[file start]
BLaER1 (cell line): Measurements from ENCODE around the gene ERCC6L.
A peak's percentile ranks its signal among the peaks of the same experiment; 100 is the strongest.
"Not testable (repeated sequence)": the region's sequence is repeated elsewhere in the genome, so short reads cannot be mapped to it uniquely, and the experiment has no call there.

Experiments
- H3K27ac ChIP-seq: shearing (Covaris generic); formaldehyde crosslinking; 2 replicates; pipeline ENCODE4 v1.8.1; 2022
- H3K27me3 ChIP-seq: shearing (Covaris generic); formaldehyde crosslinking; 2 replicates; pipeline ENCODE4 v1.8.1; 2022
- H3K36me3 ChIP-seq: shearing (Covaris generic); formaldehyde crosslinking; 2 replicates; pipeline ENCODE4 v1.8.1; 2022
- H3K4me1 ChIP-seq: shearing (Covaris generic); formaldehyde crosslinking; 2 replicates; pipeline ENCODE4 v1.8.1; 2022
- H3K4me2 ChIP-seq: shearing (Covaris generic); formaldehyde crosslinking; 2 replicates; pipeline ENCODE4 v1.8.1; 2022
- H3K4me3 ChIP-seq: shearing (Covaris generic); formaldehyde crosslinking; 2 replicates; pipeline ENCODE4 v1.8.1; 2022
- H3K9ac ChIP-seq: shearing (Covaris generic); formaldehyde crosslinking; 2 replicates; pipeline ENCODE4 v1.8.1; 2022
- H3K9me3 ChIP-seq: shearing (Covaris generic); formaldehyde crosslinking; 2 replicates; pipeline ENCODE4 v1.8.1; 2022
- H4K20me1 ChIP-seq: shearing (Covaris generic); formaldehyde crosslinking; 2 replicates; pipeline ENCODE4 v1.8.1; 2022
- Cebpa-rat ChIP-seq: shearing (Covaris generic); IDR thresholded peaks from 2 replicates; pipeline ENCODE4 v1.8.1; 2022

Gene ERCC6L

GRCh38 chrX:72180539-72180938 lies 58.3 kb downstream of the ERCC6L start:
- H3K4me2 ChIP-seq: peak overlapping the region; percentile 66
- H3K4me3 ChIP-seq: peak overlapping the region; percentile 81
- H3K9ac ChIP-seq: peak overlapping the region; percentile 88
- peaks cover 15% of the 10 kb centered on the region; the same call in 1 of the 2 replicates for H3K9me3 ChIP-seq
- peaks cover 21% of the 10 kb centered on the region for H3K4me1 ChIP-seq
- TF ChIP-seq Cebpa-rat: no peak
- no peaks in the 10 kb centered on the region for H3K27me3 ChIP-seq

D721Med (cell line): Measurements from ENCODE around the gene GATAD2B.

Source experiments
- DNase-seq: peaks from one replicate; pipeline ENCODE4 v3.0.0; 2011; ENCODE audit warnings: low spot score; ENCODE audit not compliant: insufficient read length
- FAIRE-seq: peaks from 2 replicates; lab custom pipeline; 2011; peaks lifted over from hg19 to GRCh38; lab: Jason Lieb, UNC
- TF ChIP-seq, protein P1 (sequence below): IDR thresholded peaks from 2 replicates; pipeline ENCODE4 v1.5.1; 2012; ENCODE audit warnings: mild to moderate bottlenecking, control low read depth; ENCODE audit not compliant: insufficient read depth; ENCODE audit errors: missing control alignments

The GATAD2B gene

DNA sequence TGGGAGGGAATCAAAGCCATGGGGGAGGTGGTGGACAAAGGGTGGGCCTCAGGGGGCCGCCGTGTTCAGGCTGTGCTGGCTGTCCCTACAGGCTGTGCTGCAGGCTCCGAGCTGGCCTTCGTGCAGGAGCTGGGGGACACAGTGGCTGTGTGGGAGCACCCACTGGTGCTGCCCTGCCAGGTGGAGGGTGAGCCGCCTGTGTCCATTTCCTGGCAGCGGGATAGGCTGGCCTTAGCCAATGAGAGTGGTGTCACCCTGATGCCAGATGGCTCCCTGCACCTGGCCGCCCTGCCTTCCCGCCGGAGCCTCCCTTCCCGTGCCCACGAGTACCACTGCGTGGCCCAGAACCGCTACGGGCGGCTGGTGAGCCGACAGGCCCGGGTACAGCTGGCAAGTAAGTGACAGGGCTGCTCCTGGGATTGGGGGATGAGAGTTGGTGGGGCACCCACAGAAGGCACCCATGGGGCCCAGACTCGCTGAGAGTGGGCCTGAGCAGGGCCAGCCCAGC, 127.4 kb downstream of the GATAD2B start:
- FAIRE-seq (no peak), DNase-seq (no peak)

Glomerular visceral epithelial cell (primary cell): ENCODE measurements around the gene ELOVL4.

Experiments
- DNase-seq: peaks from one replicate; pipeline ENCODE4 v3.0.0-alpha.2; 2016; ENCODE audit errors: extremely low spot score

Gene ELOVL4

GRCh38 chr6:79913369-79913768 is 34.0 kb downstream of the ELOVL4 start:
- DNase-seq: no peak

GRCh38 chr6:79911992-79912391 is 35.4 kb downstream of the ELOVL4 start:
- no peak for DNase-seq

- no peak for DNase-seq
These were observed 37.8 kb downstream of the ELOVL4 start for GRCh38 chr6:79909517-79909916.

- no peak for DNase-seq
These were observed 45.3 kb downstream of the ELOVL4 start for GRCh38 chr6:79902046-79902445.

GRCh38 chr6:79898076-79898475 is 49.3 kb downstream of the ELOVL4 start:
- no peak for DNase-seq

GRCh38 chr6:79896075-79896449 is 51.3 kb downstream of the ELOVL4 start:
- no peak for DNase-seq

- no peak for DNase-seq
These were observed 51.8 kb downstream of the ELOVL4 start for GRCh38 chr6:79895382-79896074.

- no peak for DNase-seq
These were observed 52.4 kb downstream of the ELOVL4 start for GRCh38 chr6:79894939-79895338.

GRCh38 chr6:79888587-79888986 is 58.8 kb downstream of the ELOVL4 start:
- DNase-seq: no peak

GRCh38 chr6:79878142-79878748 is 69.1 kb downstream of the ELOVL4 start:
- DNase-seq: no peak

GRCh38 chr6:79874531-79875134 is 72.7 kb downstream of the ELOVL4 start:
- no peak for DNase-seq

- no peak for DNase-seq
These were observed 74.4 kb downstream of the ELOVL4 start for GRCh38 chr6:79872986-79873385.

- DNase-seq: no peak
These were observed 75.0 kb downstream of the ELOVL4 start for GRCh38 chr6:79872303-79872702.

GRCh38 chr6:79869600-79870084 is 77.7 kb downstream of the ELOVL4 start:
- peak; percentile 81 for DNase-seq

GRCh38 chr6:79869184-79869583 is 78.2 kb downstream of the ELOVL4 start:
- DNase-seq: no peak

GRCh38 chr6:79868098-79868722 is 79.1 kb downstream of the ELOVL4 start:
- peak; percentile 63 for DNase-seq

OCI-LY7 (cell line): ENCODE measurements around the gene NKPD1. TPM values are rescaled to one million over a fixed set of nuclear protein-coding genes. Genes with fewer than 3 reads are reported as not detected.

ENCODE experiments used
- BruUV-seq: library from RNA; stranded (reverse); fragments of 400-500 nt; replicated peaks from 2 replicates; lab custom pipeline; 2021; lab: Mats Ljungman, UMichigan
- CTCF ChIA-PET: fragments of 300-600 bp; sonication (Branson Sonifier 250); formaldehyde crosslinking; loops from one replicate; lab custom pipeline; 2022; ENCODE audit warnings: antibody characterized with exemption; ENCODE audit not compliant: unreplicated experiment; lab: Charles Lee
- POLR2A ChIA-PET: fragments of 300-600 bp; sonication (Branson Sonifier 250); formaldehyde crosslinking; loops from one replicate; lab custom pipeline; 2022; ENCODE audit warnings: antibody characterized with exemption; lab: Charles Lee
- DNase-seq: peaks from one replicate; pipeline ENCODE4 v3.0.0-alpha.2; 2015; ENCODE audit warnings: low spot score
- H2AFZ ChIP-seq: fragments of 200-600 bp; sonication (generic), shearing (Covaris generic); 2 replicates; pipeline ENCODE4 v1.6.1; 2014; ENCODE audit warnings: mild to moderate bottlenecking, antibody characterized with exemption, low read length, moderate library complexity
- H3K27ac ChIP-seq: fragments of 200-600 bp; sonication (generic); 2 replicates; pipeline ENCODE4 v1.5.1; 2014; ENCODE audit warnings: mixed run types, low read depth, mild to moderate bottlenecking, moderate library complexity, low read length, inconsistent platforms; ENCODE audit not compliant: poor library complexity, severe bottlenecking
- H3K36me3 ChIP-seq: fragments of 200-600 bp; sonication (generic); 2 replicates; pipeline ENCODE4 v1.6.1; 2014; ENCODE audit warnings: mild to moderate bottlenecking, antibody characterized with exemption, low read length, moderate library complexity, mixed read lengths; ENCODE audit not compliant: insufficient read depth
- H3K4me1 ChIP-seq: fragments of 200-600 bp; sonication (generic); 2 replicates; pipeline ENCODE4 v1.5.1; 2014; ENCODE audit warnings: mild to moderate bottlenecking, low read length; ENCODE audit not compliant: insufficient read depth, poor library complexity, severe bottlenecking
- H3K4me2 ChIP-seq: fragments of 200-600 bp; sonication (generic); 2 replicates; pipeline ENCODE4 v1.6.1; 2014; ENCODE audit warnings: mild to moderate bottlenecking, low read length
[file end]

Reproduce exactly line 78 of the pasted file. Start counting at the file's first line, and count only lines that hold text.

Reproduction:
- H3K4me2 ChIP-seq: fragments of 200-600 bp; sonication (generic); 2 replicates; pipeline ENCODE4 v1.6.1; 2014; ENCODE audit warnings: mild to moderate bottlenecking, low read length